The 800-km NEPTUNE observatory and the nearly 50-km VENUS coastal observatory—which together make up the Ocean Networks Canada Observatory—stream live data from instruments at key sites off coastal BC via the Internet to scientists, policy-makers, educators and the public around the world.
Long-term observations by the Ocean Networks Canada will have wide-ranging policy applications in the areas of ocean and climate change, earthquakes and tsunamis, pollution, port security and shipping, resource development, sovereignty and security, and ocean management.
The VENUS coastal observatory is giving us a better understanding of vital water ways such as the Strait of Georgia and Fraser River delta. VENUS is currently expanding its seafloor network, coastal radar and surface systems, including instrumentation on BC Ferries vessels. The new data will provide information for marine safety, search and rescue, and oil spill response.
Seismographs on the NEPTUNE observatory are monitoring earthquake activity and stresses in the Earth’s crust—crucial information for emergency organizations and coastal residents.
Super-sensitive bottom pressure recorders on the NEPTUNE observatory are part of one of the most precise real-time tsunami monitoring systems in the world.
Specialized underwater microphones, or hydrophones, on VENUS and NEPTUNE are tracking the movements of marine mammals, giving us a better understanding of how human activity in busy inland waters is affecting marine wildlife—such as endangered resident orcas.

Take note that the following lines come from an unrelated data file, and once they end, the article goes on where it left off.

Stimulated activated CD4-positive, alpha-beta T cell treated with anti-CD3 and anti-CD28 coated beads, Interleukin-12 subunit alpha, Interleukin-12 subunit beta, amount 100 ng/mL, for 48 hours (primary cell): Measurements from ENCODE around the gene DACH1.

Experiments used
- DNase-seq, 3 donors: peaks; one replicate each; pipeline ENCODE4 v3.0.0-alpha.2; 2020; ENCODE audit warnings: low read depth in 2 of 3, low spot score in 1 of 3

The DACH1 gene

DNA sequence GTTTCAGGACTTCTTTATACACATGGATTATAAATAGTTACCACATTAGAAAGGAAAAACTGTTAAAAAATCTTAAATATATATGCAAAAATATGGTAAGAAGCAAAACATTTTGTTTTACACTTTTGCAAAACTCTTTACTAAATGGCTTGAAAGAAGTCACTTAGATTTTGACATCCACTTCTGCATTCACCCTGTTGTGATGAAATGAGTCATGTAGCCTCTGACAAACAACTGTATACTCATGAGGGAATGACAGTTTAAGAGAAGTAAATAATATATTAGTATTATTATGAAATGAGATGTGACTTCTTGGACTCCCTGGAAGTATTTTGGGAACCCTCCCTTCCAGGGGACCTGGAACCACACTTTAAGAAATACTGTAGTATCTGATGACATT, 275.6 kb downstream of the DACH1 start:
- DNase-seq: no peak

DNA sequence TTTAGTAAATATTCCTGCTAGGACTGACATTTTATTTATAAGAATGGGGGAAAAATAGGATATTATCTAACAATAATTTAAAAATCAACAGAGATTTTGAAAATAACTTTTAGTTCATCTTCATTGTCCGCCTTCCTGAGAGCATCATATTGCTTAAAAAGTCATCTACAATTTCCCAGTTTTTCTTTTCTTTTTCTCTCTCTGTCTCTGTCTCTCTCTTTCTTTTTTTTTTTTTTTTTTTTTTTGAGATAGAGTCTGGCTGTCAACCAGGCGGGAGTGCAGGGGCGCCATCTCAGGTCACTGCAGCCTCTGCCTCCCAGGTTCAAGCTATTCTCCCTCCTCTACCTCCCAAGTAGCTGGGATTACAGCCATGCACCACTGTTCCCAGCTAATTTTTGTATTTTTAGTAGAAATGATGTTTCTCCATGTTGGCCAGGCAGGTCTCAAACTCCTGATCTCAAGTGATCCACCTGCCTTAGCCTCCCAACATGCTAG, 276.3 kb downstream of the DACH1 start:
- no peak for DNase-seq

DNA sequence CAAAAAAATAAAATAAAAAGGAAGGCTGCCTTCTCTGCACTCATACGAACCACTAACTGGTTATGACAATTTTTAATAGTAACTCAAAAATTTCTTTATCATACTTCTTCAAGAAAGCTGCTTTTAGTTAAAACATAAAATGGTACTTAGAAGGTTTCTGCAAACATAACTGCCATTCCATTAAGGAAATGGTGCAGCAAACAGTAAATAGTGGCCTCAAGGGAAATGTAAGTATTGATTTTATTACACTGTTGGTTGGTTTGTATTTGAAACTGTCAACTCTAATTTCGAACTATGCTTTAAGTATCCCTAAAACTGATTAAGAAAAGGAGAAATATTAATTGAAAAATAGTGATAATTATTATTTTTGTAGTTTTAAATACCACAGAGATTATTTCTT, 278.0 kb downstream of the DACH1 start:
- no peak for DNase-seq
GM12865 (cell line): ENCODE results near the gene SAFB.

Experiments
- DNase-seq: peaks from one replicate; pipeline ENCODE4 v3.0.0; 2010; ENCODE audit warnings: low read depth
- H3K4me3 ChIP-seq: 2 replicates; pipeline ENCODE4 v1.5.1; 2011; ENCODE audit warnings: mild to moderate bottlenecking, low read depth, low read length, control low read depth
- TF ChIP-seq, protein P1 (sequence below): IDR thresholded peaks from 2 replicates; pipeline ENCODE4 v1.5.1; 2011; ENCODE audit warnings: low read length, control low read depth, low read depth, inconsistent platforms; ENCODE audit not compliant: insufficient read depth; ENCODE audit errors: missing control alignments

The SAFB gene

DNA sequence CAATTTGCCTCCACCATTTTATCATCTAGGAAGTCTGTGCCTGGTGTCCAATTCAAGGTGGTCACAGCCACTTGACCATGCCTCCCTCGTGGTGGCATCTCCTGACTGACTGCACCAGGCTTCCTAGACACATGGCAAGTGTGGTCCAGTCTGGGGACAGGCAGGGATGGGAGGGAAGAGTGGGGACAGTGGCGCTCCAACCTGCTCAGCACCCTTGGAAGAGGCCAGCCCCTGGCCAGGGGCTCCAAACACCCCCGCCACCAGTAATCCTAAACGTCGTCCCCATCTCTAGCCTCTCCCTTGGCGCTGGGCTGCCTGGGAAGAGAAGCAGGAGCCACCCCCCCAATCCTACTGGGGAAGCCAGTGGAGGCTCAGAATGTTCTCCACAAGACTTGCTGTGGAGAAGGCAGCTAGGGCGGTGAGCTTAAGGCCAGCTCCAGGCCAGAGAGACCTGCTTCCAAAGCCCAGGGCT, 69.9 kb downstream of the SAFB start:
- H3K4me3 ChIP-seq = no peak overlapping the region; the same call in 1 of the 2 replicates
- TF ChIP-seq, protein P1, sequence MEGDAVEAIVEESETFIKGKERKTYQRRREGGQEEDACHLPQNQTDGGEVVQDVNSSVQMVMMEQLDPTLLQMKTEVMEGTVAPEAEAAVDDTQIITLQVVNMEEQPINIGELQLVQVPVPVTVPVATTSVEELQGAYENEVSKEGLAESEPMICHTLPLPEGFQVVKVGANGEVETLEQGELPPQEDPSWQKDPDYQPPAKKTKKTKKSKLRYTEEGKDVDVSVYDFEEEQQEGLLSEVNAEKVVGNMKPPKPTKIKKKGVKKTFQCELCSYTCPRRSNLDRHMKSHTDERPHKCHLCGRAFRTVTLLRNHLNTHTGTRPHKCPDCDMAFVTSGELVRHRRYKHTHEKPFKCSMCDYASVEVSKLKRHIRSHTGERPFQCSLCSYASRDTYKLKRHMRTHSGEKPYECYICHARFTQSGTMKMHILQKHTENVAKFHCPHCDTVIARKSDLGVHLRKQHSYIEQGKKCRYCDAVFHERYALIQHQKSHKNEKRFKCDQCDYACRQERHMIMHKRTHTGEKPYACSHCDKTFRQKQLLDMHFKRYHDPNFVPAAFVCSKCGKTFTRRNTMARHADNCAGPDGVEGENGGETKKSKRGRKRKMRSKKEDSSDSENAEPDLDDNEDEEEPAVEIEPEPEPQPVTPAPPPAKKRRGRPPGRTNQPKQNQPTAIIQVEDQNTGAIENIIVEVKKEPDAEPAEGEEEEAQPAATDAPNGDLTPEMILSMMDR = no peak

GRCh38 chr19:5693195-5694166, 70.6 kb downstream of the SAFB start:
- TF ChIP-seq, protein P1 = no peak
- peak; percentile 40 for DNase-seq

Specialized sensors, cameras and remotely controlled sampling devices at NEPTUNE’s Endeavour site are learning more about life forms unlike anything else found on Earth, such as organisms that thrive in the dark using energy from chemical reactions.
In fall 2012, Ocean Networks Canada installed a new observatory at Cambridge Bay, Nunavut, which will help the local community, as well as researchers, better understand the rapidly changing sea ice and ocean conditions in the Arctic.
Ocean Networks Canada is building partnerships with academia, governments and industry across Canada and around the world. It supports marine sector companies in gaining entry points to new markets worldwide. And it leverages the technology and expertise of VENUS and NEPTUNE in the development of new products and services for the global ocean observing industry.
About Ocean Networks Canada
Ocean Networks Canada (ONC) is a not-for-profit society created in 2007 by the University of Victoria to develop and manage the NEPTUNE and VENUS Observatories, to position Canada as an international leader in the science and technology of ocean observing systems, and to maximize associated economic and societal benefits through commercialization and outreach.
The Ocean Networks Canada Innovation Centre (formerly "Centre for Enterprise and Engagement, ONCCEE)" supports the Ocean Networks Canada by providingocean-observing expertise to industry, academia and governments across Canada and around the world. The Innovation Centre also offers Canadian marine technology companies commercialization expertise and the opportunity to demonstrate their sensors and instruments on a world-class ocean observatory.
For more information see the Overview page.